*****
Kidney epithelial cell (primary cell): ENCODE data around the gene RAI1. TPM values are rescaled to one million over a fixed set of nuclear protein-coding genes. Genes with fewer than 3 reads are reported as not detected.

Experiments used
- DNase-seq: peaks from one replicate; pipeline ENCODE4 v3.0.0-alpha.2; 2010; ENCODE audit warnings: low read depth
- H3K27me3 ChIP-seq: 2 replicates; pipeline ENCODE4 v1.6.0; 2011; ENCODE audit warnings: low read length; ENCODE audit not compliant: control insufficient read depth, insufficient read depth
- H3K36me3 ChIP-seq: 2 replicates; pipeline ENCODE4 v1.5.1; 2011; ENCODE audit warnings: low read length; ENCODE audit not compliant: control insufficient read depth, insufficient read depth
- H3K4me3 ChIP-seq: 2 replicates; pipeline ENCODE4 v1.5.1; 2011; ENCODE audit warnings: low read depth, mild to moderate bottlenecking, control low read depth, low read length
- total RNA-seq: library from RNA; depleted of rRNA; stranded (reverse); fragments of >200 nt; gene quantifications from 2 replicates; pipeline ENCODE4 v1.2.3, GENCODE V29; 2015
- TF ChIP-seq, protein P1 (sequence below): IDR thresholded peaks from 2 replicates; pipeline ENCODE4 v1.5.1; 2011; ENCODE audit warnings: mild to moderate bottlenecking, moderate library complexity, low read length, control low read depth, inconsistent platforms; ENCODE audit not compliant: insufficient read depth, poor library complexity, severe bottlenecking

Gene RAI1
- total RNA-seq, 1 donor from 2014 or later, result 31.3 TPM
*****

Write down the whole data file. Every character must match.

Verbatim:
Kidney epithelial cell (primary cell): ENCODE data around the gene RAI1. TPM values are rescaled to one million over a fixed set of nuclear protein-coding genes. Genes with fewer than 3 reads are reported as not detected.

Experiments used
- DNase-seq: peaks from one replicate; pipeline ENCODE4 v3.0.0-alpha.2; 2010; ENCODE audit warnings: low read depth
- H3K27me3 ChIP-seq: 2 replicates; pipeline ENCODE4 v1.6.0; 2011; ENCODE audit warnings: low read length; ENCODE audit not compliant: control insufficient read depth, insufficient read depth
- H3K36me3 ChIP-seq: 2 replicates; pipeline ENCODE4 v1.5.1; 2011; ENCODE audit warnings: low read length; ENCODE audit not compliant: control insufficient read depth, insufficient read depth
- H3K4me3 ChIP-seq: 2 replicates; pipeline ENCODE4 v1.5.1; 2011; ENCODE audit warnings: low read depth, mild to moderate bottlenecking, control low read depth, low read length
- total RNA-seq: library from RNA; depleted of rRNA; stranded (reverse); fragments of >200 nt; gene quantifications from 2 replicates; pipeline ENCODE4 v1.2.3, GENCODE V29; 2015
- TF ChIP-seq, protein P1 (sequence below): IDR thresholded peaks from 2 replicates; pipeline ENCODE4 v1.5.1; 2011; ENCODE audit warnings: mild to moderate bottlenecking, moderate library complexity, low read length, control low read depth, inconsistent platforms; ENCODE audit not compliant: insufficient read depth, poor library complexity, severe bottlenecking

Gene RAI1
- total RNA-seq, 1 donor from 2014 or later, result 31.3 TPM